New research on small non-coding RNAs and SARS-CoV-2

Non-coding RNAs are ribonucleic acid (RNA) molecules that are not translated into proteins. Small non-coding RNAs (ncRNAs)-mediated gene regulation in RNA virus infections is an emerging area for understanding the pathogenesis and therapeutic prospects. A recently published mini-review in the Frontiers in Microbiology on the altered expression of small non-coding RNAs during coronavirus-mediated infections.

Authors Pallabi Bhattacharyya and Subhas C. Biswas, from CSIR-Indian Institute of Chemical Biology, India, share how this insight may provide a better understanding of severe acute respiratory syndrome pathogenesis coronavirus 2 (SARS-CoV-2), the causal agent of coronavirus disease 2019 (COVID-19).

Several promising antiviral strategies are underway, specifically for containing the current pandemic, COVID-19. Since its discovery in Wuhan, China, in December 2019, the SARS-CoV-2 has spread worldwide. The virus has infected over 43.4 million people and claimed over 1.15 million lives worldwide.

Scientists from diverse disciplines are exploring new and novel avenues to find successful treatment to combat this COVID-19 infection. In this context, the authors bring to scientific attention the use of small non-coding RNAs in effectively controlling the disease. These molecules are found to regulate critical cellular pathways in several disease conditions, including RNA viral infections.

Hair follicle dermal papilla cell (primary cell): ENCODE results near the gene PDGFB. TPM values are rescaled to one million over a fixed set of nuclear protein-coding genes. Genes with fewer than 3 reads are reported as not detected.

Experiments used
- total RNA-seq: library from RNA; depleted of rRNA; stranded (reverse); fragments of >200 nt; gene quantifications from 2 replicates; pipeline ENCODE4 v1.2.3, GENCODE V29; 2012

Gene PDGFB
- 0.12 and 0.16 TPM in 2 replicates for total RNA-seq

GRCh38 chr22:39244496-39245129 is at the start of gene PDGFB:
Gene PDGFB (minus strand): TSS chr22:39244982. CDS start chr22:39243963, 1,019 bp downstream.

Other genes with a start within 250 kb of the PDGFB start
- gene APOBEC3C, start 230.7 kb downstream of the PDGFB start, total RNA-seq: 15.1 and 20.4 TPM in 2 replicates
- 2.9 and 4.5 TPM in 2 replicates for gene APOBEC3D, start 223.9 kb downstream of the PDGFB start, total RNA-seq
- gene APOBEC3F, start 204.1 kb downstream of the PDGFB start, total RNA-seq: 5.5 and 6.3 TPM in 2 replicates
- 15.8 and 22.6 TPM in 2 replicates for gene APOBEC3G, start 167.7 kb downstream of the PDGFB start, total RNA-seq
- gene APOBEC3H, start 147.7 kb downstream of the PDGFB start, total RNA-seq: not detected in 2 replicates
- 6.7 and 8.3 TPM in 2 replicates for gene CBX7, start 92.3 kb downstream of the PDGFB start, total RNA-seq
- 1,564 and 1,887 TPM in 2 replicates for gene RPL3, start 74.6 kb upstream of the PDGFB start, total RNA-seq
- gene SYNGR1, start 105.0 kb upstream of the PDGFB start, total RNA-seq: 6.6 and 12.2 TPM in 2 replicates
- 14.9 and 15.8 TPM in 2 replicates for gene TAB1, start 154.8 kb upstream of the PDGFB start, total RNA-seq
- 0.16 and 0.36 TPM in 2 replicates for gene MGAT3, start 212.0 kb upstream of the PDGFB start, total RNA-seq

SARS-CoV-2 is a beta-CoV possessing a positive-sense single-stranded RNA genome. It is one of the CoV known to infect humans.

ncRNAs are instrumental in regulating the host-virus dynamics

It is observed that during RNA virus-mediated infections, particularly in the case of human coronavirus (HCoV)-mediated diseases, many small ncRNAs play an important role.

It is known that RNA viruses, including CoVs, can encode microRNAs(miRNA)-like small regulatory RNAs. These are differentially expressed in the host cells when infected by each of the viruses.

A class of small viral RNAs (svRNAs) is also known to modulate the host-response by regulating the production of specific pro-inflammatory cytokines, specifically the deadly antiviral cytokine storm - an uncontrolled systemic inflammatory response. However, the biogenesis and mechanism of function of these ncRNAs are not very clear.

miRNA-based gene regulation during HCoV infection, including SARS-CoV-2

Studies show that the host miRNAs may regulate viral replication and proviral host factors. The miRNAs affect pathogenesis in many respiratory RNA viral infections. This understanding is, however, preliminary and upcoming in the case of CoV-mediated diseases.

In this review, the authors have presented some significant findings:

1. HCoV nucleocapsid protein (N) can directly bind to small regulatory RNAs (host miRNAs and siRNAs) and modulate (read suppress) antiviral immune response in the host.

The authors highlight this as an important focus area for designing therapeutic antiviral strategies if any such N protein-miRNA–mediated interaction is also elicited in the form of host response mechanism during SARS-CoV-2 infection.

2. Endonuclease APE1 (apurinic/apyrimidinic endonuclease 1) can cleave miRNAs and other RNA components of SARS-CoV